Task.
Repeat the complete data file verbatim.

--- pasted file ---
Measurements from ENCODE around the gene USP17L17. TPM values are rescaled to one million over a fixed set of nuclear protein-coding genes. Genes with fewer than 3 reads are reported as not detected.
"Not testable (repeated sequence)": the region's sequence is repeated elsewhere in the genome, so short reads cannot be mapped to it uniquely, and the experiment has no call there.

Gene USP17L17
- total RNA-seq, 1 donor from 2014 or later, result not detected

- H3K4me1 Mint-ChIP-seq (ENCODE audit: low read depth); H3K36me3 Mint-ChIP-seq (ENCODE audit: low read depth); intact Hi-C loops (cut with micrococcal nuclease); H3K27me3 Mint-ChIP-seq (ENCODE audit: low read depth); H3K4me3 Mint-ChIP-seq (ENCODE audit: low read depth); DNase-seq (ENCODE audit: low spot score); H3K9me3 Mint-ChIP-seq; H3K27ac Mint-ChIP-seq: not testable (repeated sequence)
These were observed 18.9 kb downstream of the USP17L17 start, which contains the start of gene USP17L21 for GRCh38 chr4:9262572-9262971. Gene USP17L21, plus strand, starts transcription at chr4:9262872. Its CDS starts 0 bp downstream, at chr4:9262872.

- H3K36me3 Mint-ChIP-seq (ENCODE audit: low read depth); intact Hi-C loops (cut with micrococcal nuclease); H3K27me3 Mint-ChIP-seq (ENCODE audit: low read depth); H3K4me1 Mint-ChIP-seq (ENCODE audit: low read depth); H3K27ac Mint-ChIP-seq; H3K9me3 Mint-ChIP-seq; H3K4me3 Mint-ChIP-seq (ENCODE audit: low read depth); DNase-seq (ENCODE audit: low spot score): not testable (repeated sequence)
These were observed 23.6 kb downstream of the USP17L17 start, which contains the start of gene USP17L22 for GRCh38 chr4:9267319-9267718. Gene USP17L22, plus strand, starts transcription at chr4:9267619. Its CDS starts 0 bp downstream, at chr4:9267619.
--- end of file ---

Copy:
Measurements from ENCODE around the gene USP17L17. TPM values are rescaled to one million over a fixed set of nuclear protein-coding genes. Genes with fewer than 3 reads are reported as not detected.
"Not testable (repeated sequence)": the region's sequence is repeated elsewhere in the genome, so short reads cannot be mapped to it uniquely, and the experiment has no call there.

Gene USP17L17
- total RNA-seq, 1 donor from 2014 or later, result not detected

- H3K4me1 Mint-ChIP-seq (ENCODE audit: low read depth); H3K36me3 Mint-ChIP-seq (ENCODE audit: low read depth); intact Hi-C loops (cut with micrococcal nuclease); H3K27me3 Mint-ChIP-seq (ENCODE audit: low read depth); H3K4me3 Mint-ChIP-seq (ENCODE audit: low read depth); DNase-seq (ENCODE audit: low spot score); H3K9me3 Mint-ChIP-seq; H3K27ac Mint-ChIP-seq: not testable (repeated sequence)
These were observed 18.9 kb downstream of the USP17L17 start, which contains the start of gene USP17L21 for GRCh38 chr4:9262572-9262971. Gene USP17L21, plus strand, starts transcription at chr4:9262872. Its CDS starts 0 bp downstream, at chr4:9262872.

- H3K36me3 Mint-ChIP-seq (ENCODE audit: low read depth); intact Hi-C loops (cut with micrococcal nuclease); H3K27me3 Mint-ChIP-seq (ENCODE audit: low read depth); H3K4me1 Mint-ChIP-seq (ENCODE audit: low read depth); H3K27ac Mint-ChIP-seq; H3K9me3 Mint-ChIP-seq; H3K4me3 Mint-ChIP-seq (ENCODE audit: low read depth); DNase-seq (ENCODE audit: low spot score): not testable (repeated sequence)
These were observed 23.6 kb downstream of the USP17L17 start, which contains the start of gene USP17L22 for GRCh38 chr4:9267319-9267718. Gene USP17L22, plus strand, starts transcription at chr4:9267619. Its CDS starts 0 bp downstream, at chr4:9267619.